Q
Do you think one of the main components of getting providers into a network is higher reimbursement?
A

MARK: We found, on average, that the medical/surgical side was reimbursed 22% higher than behavioral health clinicians. You can slice and dice the data in a lot of different ways, but one comparison that we thought was particularly striking was the reimbursement for common codes. Physician assistants and psychiatrists use E&M [evaluation and management] codes when they do a brief evaluation and provide a psychiatric medication. We found for that code, on average, physician assistants were paid more than psychiatrists. So a midlevel-trained medical professional is getting paid more than an M.D.-trained specialist.

HARBIN: This study also looked at the higher levels of reimbursement, which hasn’t been reported before. What it showed is that, at the 75th percentile of reimbursements, medical/surgical is paid 48% more than behavioral health providers and, at the 90th percentile of reimbursement, they are paid 70% more.

Insurers just don’t have large enough networks, so telehealth is not a panacea.
Tami Mark, RTI International
Q
What do insurers need to do to get more behavioral health providers on their panel of practitioners?
A
MARK: Fast-tracking credentialing and making prior authorizations less of a hassle. Right now, behavioral health providers have to fax and call to get all of these things approved. Plans have to recognize that more mental health and substance use providers are smaller groups. The plans need to use different techniques to get them. Some plans say that big medical systems have more bargaining power, so they pay them more. But that’s not an excuse for parity noncompliance. And there is so much demand for mental health providers, they know they can be busy without being on insurance panels. There are demand and market forces that mental health professionals have now that they never used to. We did a survey of residency programs [for behavioral health professionals] and asked if any insurers had tried to recruit them during training. Almost none of them had been approached by any major plans to get them to join their network. These plans usually do aggressive outreach to providers, and not a lot of that is going on in the behavioral health space.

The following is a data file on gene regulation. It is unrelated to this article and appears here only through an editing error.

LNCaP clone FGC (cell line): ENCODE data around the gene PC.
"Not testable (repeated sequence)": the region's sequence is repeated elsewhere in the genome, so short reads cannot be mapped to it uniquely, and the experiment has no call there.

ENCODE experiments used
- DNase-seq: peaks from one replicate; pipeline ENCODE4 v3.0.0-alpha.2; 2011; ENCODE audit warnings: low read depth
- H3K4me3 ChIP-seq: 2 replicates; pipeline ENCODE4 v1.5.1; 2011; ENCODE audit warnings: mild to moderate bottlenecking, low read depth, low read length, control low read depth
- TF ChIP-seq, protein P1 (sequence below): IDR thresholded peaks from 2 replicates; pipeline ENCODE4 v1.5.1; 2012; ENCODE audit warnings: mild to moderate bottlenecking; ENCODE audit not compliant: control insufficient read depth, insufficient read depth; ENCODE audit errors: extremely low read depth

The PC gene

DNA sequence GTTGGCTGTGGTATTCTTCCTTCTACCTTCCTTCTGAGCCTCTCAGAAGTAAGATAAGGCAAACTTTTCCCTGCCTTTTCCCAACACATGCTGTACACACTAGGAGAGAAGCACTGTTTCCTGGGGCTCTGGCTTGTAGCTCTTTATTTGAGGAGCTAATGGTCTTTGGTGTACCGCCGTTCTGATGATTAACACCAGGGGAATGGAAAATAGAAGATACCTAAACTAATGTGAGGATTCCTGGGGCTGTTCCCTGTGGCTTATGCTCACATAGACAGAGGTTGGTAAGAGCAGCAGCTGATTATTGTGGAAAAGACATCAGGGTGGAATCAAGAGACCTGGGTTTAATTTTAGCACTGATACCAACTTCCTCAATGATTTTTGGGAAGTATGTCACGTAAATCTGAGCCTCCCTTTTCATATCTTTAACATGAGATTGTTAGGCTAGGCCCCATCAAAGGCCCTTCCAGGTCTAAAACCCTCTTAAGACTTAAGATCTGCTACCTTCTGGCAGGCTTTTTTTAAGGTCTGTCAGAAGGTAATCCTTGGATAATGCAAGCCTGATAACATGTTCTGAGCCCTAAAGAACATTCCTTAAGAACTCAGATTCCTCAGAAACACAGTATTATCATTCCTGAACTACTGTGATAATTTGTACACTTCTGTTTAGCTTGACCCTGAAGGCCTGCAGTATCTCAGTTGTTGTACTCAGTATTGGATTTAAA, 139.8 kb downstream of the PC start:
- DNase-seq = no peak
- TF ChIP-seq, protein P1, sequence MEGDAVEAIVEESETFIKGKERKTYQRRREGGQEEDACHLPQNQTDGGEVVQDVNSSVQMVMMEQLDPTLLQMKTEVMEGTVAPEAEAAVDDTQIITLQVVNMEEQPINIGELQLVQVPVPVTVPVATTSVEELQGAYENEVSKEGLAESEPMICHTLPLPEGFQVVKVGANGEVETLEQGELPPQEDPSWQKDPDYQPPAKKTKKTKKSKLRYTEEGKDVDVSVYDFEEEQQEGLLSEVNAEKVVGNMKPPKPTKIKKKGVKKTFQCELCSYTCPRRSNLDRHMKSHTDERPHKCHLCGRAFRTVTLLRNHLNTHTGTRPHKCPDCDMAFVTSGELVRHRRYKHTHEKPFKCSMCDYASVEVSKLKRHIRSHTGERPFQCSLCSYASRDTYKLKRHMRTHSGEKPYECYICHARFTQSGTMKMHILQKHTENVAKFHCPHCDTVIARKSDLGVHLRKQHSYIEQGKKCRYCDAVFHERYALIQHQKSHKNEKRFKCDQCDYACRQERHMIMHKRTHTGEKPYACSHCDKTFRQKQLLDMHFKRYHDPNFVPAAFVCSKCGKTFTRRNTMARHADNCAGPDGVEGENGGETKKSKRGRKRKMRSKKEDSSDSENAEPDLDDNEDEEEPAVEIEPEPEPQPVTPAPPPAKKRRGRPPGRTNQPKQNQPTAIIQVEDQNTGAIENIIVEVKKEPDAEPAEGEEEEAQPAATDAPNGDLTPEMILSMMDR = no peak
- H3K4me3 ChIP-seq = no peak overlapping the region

Tammy Worth Healthcare Editor Read More